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Clinical trial will evaluate new therapy for treatment-resistant depression as a result of bipolar disorder

Magnetic seizure therapy could one day replace electroconvulsive therapy as gold standard treatment

Dr. Amer Burhan and patient
St. Joseph’s: Parkwood Institute - 

Treatment-resistant depression is a severe form of illness that does not respond to traditional therapies like medication and counselling. It is particularly common in patients with depression from bipolar disorder who are left with limited treatment options. 

“There are some mental illnesses that can become resistant to therapy, similar to how infections, for example, can become resistant to antibiotics,” explains Dr. Amer Burhan, researcher at Lawson Health Research Institute and neuropsychiatrist at St. Joseph’s Health Care London. “Patients with those illnesses need more options.”

Brain stimulation is a field that holds promise for this patient population.

“When people are in a state of depression, research shows their brain networks are not functioning properly,” says Dr. Burhan. “Brain stimulation aims to stimulate neurons in the brain to correct activity and improve patient outcomes.”

Through involvement in a national clinical trial, Dr. Burhan and his research team at Lawson are offering new hope with a treatment called magnetic seizure therapy (MST). The study is the first randomized controlled trial to examine the efficacy of MST for patients with treatment-resistant depression as a result of bipolar disorder. 

For years electroconvulsive therapy (ECT), one form of brain stimulation, has been the gold standard for patients with treatment-resistant depression. ECT uses an electric field to induce a seizure that provides a therapeutic benefit by stimulating the brain. But while ECT is effective, many patients opt out of treatment due to stigma surrounding the therapy and its potential for cognitive side effects like disorientation and amnesia. 

MST has emerged as a promising alternative. MST works in a similar way to ECT but uses a focused magnetic field as opposed to electricity. As a result, MST induces a more focused seizure to reduce the risk of cognitive side effects.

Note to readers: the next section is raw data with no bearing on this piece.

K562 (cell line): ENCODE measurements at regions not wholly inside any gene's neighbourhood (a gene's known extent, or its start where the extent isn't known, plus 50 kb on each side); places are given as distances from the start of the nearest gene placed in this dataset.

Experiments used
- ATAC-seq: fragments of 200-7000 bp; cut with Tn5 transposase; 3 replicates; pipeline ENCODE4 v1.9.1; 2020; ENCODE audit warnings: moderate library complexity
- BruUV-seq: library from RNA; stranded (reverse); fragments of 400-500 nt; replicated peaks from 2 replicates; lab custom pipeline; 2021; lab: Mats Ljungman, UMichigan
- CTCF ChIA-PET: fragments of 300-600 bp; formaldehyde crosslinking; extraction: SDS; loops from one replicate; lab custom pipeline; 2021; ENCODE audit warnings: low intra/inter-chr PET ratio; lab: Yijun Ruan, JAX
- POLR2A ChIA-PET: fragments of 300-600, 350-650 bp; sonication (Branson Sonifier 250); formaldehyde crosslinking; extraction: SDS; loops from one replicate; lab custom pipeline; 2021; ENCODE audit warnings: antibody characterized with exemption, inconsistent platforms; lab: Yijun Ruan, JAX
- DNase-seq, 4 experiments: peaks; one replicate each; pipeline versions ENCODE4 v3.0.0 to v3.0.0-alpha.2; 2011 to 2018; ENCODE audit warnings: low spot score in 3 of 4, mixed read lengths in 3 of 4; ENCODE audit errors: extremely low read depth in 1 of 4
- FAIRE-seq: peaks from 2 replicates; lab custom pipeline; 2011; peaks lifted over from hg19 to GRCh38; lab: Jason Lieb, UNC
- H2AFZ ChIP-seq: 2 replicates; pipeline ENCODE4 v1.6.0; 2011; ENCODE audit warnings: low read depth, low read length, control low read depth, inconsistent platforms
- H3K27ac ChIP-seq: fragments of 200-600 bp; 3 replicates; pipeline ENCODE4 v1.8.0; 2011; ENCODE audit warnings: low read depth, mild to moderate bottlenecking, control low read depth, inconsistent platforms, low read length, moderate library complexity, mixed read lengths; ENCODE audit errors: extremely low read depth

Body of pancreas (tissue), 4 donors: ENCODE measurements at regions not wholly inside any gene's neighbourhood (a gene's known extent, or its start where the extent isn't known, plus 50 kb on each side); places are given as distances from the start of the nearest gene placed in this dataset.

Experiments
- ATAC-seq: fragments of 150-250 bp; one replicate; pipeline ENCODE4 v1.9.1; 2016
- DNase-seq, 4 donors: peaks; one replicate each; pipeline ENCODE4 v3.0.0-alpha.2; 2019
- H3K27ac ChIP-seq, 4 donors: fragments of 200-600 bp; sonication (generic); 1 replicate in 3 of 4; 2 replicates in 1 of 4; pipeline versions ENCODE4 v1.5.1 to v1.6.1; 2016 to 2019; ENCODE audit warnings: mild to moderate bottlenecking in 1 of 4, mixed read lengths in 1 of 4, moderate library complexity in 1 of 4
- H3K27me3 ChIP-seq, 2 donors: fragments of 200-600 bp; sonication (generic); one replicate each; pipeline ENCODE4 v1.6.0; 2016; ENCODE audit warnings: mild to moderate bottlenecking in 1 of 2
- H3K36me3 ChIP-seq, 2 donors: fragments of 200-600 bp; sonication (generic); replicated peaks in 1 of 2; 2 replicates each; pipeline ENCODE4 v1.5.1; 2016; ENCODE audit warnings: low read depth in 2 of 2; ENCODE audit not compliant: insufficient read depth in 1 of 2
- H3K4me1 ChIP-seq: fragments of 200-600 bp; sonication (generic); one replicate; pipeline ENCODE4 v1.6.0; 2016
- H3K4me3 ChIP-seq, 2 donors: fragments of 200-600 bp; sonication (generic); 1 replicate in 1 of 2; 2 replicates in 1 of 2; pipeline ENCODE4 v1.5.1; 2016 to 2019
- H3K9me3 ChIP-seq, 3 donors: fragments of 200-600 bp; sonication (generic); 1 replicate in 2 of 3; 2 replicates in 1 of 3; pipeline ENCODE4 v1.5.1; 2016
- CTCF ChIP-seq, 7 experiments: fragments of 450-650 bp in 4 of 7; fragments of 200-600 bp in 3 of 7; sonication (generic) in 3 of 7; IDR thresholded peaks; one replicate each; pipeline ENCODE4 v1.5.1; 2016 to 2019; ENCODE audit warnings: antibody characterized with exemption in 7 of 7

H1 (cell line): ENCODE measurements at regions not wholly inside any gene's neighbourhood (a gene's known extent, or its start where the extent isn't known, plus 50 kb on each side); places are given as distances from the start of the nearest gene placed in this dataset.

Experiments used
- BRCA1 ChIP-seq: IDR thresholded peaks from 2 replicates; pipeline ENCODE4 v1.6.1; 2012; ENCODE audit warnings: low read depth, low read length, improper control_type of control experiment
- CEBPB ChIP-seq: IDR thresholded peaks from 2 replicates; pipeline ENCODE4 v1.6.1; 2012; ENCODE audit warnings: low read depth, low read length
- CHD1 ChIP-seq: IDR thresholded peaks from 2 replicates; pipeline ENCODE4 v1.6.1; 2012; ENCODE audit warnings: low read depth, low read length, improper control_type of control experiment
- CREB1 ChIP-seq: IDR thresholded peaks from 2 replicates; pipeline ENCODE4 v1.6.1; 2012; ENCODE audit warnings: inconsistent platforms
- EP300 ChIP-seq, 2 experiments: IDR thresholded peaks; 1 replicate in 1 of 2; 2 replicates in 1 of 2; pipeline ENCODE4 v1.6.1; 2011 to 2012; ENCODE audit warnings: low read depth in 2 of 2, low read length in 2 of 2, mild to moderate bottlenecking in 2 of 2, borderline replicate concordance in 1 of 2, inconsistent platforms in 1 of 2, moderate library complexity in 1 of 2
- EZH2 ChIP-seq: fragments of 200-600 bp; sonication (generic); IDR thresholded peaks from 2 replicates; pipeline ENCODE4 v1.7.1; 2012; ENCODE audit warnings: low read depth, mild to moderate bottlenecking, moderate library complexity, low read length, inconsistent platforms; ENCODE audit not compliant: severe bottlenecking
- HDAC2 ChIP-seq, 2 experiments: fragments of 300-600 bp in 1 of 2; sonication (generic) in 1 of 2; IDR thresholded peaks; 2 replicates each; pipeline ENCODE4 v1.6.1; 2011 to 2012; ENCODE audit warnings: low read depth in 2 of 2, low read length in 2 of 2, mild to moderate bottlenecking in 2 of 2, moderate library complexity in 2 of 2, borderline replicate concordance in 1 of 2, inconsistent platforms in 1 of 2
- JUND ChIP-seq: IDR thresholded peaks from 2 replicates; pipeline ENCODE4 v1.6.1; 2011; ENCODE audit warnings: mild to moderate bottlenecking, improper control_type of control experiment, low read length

Dr. Amer Burhan and patient

“Magnetic seizure therapy has already been shown as a promising treatment for major depressive disorder or unipolar depression,” explains Dr. Amer Burhan, local site lead for the clinical trial. “For the first time, we’re studying how effective the treatment is for depression as a result of bipolar disorder and whether it can reduce the risk of cognitive side effects associated with electroconvulsive therapy.”

The clinical trial is being led by the Centre for Addiction and Mental Health (CAMH) and will also be offered through Lawson and University of British Columbia (UBC) Hospital. Lawson researchers will invite approximately 30 eligible patients with treatment-resistant depression from bipolar disorder to participate in the trial at Parkwood Institute, a part of St. Joseph’s Health Care London. 

Eligible patients will be randomized to receive either ECT or MST. Patients will be offered support throughout the study with the goal of improving patient outcomes in both groups. Patient outcomes will be compared to study the whether MST is effective and whether it is associated with reduced cognitive side effects.

MST will be delivered under anesthesia in 12 to 20 sessions. Sessions will last 10 to 15 minutes each with 60 to 90 minutes of recovery time.

“Magnetic seizure therapy holds promise of one day replacing electroconvulsive therapy as the gold standard for treatment-resistant depression, but we need to learn more about where it fits in our toolbox of potential treatments,” says Dr. Burhan.

If proven as a viable first-line treatment, MST would be very easy to implement in existing ECT clinics. MST would therefore be readily available to patients in need.

“We are on the leading edge of the field of brain stimulation for treatment-resistant depression in collaboration with CAMH and UBC,” says Dr. Burhan. “Our goal is to continue informing the care process through clinically-relevant research that serves patients, medical professionals and the public.”

Those who would like more information about the trial can email amer.burhan@sjhc.london.on.ca or lueda.alia@sjhc.london.on.ca

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